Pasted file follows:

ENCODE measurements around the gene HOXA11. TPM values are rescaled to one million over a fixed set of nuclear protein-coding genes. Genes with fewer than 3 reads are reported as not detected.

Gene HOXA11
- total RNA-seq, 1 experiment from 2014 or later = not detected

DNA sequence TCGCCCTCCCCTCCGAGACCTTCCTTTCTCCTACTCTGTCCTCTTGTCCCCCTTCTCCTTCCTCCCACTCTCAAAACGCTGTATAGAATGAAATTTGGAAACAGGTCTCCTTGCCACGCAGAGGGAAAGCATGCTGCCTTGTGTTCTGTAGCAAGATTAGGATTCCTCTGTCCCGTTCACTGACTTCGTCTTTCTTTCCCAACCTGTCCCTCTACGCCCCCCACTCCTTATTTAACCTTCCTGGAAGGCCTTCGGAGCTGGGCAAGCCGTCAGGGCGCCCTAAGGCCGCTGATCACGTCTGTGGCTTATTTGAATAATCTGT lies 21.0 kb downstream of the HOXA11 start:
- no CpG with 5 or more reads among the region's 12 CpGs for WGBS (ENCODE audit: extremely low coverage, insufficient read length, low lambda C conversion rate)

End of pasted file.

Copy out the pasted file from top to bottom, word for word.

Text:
ENCODE measurements around the gene HOXA11. TPM values are rescaled to one million over a fixed set of nuclear protein-coding genes. Genes with fewer than 3 reads are reported as not detected.

Gene HOXA11
- total RNA-seq, 1 experiment from 2014 or later = not detected

DNA sequence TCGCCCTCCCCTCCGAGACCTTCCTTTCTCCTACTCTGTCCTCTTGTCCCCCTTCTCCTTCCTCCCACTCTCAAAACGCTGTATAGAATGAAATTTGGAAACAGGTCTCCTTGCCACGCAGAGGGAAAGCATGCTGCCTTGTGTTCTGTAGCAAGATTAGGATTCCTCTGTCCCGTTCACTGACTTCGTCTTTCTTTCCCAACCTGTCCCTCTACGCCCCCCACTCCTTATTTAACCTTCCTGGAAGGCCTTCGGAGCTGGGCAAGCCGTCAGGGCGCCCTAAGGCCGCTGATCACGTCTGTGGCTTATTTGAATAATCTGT lies 21.0 kb downstream of the HOXA11 start:
- no CpG with 5 or more reads among the region's 12 CpGs for WGBS (ENCODE audit: extremely low coverage, insufficient read length, low lambda C conversion rate)